Sunday, May 28, 2017

I Typed This Slowly But It's My First Fiction In A While

I'm rusty, but I hope this is at least SEMI-okay; I don't expect it to be much good- it's been a while since I have really written. Hopefully tho you will enjoy!


Thomas looked around the park quickly, green grass growing in neat squares. Aside from his daughter and son he could see no other children, hear no other parents. Just the wind, a few birds, and some dogs barking in the distance. Then, panicked, quickly back to his children and thank God. Johnny was still eating his peanut butter sandwich and Susan was just setting her crust down, jam still smeared on one young cheek. His throat ached as he watched.

“Now remember,” he heard himself say and wanted to choke off his words but he couldn’t stop- his mouth spoke even as his mind tried to stop. “You promised.” Shut up, he thought to himself as Susan rolled her eyes. Johnny, a full year younger than her, merely looked away, bored.

“Daddy,” said Susan and she stood up next to the blanket. Thomas moved to stand as well, hating his movement. Stop it, he thought. You’re going to scare your own children. He held himself in mid-crouch, watching his daughter out of the corner of his eye.

That’s when he heard the laughter, children’s laughter. Getting closer. He felt his heart beating faster, fear growing.

“Daddy,” said Johnny as he heard the children getting closer and Thomas wanted to scream.

“No,” he rasped. “You promised. You promised Daddy.”

“Daddy,” said Susan as she took a step from the blanket, toward the growing sound of laughter. Nowhere could Thomas see any children except his own but the laughter grew louder. It was innocent, playful; Thomas wondered about the parents, wondered if they were still alive.

Thomas hadn’t seen any children, save for his own, for a little over two years, ever since They arrived.

They. No adult knew what they looked like; no adult had ever seen one. The children though... any child that had not yet reached puberty could see them. Could see them, hear them, talk to them... and learn from them. And learn they did. They taught the children and the children learned while the parents could not even see the creatures that mingled with them. That taught their children.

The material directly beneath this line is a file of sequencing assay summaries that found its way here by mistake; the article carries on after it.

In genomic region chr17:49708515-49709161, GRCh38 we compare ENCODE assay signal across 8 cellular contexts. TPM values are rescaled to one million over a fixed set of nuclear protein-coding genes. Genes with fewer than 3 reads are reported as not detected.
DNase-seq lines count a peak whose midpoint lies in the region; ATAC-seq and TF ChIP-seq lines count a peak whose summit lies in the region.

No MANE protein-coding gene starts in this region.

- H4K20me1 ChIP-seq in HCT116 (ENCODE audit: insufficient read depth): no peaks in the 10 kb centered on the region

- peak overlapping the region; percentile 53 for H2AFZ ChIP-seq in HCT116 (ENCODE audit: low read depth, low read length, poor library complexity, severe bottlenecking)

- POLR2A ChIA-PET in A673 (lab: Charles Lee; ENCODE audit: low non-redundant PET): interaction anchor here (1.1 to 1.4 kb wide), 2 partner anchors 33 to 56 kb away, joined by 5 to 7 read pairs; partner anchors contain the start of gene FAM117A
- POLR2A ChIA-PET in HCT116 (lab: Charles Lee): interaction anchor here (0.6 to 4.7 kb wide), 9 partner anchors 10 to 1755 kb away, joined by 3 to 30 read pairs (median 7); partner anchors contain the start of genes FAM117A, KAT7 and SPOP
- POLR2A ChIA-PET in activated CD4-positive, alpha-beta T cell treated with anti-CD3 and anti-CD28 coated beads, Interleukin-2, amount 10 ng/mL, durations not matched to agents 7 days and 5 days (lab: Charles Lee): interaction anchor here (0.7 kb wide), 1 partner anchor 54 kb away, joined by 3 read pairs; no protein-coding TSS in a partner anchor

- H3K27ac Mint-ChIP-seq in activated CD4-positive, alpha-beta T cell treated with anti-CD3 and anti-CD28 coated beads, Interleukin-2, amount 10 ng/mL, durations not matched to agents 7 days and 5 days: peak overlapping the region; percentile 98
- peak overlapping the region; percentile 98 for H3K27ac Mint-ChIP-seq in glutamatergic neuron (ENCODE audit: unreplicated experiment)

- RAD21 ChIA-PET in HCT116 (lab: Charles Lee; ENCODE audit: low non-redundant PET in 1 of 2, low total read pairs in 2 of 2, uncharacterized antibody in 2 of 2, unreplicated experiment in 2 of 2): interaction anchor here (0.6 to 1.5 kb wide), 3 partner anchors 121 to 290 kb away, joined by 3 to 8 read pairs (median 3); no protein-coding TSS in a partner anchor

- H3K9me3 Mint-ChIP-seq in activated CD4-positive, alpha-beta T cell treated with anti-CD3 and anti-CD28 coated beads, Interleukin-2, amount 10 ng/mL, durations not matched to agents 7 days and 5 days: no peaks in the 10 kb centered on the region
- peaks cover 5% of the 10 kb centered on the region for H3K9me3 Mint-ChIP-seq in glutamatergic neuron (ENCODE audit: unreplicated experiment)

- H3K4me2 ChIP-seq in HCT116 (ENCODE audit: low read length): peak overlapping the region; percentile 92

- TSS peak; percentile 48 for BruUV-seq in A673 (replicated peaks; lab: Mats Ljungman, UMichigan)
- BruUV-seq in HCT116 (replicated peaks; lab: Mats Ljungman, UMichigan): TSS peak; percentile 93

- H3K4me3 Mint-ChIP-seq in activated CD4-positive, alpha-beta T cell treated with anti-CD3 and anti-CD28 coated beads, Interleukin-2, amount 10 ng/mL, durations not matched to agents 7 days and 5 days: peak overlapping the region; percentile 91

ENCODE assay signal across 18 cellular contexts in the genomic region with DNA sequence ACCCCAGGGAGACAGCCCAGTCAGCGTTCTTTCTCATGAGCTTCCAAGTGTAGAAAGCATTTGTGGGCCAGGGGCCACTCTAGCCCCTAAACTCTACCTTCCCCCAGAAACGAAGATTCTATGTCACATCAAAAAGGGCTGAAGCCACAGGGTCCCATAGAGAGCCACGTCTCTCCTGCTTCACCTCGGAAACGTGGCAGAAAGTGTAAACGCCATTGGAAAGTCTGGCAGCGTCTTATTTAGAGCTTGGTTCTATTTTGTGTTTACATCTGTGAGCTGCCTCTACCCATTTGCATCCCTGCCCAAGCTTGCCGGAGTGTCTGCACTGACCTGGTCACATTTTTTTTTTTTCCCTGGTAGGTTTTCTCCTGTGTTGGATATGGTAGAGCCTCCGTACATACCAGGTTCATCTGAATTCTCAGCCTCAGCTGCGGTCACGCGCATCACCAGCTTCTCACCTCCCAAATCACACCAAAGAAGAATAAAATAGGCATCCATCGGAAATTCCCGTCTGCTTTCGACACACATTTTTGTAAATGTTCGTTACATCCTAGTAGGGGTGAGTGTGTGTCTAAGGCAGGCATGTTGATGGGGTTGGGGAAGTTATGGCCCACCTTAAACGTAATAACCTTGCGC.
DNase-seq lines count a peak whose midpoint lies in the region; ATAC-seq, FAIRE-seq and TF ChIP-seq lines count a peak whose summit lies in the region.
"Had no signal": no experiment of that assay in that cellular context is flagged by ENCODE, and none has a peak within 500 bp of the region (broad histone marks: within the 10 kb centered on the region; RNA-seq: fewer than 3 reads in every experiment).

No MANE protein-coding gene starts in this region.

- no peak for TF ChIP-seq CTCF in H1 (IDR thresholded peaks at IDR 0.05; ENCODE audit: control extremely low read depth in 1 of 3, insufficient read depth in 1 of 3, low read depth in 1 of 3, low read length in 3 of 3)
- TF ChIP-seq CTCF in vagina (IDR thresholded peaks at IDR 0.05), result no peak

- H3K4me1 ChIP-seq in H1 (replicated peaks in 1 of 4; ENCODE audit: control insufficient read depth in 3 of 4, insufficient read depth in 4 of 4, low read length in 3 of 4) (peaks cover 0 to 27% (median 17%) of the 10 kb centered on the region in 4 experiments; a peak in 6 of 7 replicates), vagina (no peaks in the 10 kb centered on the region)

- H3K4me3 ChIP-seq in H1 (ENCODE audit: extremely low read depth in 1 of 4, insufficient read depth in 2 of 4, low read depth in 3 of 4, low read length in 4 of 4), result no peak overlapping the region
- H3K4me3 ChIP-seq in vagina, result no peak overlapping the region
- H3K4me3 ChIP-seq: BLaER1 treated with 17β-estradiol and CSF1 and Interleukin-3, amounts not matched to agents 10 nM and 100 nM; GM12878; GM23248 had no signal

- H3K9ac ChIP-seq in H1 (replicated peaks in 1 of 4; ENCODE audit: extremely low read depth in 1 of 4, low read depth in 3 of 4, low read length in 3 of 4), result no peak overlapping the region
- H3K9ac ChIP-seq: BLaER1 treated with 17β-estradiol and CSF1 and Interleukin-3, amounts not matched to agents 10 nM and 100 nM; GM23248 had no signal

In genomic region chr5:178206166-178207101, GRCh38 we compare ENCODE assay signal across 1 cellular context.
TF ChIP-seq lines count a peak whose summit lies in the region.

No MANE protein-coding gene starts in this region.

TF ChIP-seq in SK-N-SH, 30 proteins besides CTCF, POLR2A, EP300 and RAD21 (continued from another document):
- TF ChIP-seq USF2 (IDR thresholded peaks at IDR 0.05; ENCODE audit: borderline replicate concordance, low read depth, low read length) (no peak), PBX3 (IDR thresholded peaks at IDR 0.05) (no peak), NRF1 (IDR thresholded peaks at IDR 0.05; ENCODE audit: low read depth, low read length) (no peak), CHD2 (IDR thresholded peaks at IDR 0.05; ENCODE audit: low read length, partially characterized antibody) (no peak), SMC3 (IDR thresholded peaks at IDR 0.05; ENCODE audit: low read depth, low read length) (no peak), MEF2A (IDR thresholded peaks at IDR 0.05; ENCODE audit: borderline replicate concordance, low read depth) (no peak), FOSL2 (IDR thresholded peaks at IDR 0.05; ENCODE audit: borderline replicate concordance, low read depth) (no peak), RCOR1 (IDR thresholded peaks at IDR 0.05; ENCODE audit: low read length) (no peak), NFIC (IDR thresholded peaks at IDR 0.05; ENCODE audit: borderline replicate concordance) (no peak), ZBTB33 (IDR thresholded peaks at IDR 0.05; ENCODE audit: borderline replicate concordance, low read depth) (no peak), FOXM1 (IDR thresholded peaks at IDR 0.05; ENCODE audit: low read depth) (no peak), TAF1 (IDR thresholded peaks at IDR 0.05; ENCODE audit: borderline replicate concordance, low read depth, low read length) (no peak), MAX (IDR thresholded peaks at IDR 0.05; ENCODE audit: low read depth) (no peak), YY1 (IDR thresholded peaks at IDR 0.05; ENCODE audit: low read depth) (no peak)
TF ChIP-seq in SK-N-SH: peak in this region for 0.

That took their children.

They didn’t steal the children away, no; in fact, they gave the children more than the human race could ever give them. Form and function was relative, and learned; when taught properly, the children could act as They did. Thomas’s friends had 2 children and no matter how they tried, the children learned from Them and when they finally figured it out- Debbie first became a patch of grass, a blowing wind, a beam of sunlight- then fading laughter and gone. Little Bertie simply stared at the sun for almost an hour and in a flash that almost blinded Thomas and the two parents, simply- left.

“Susan, remember,” he whispered, throat tight, as his children stared toward the laughter, unmoving. “You promised-”

But Johnny was gone and Thomas couldn’t remember if he’d walked away or-

“Daddy,” he heard Johnny say as he headed toward the laughing children that Thomas couldn’t see, then silence.

“Johnny,” whispered Thomas as he reached toward Susan, Susan, his six-year-old daughter, staring with her head cocked. “Sue,” he said and hated the whine he heard. “You promised-” When his fingers touched her shoulder, she turned so quickly he couldn’t see the movement, suddenly facing him and smiling. “Daddy,” she said. “I love you.”

“Sue-” he said, staring past his empty hand into the grass. Susan was gone- just gone, no longer under his hand. “Susan,” he said. He could hear her and his son’s laughter amidst the laughter of the others, still unseen. He staggered quickly to his feet, stumbling toward the unseen laughter.

“Susan,” he called as he walked, heart thundering in his chest. “Johnny? You promised- you promised me. You promised Daddy!”

Not even a week after Debbie and Bertie had left with the other children, Thomas’s  friends were gone too although they didn’t learn from Them; like many parents whose children had Learned and Left, they couldn’t take the pain and helped themselves to heaping portions of rat poison.

The laughter was fading into the distance as Thomas staggered after the unseen children. Some of them, as they traveled, would quickly become a tree, a patch of soil, a beam of sunlight; they never stayed long in any form and within minutes were gone.

The afternoon was fading into evening, the park becoming dark. Electricity didn’t run anymore. Thomas could no longer hear any laughter, could see no play from the children he had tried so hard to cling to.

“You promised daddy,” he whispered as night fell.

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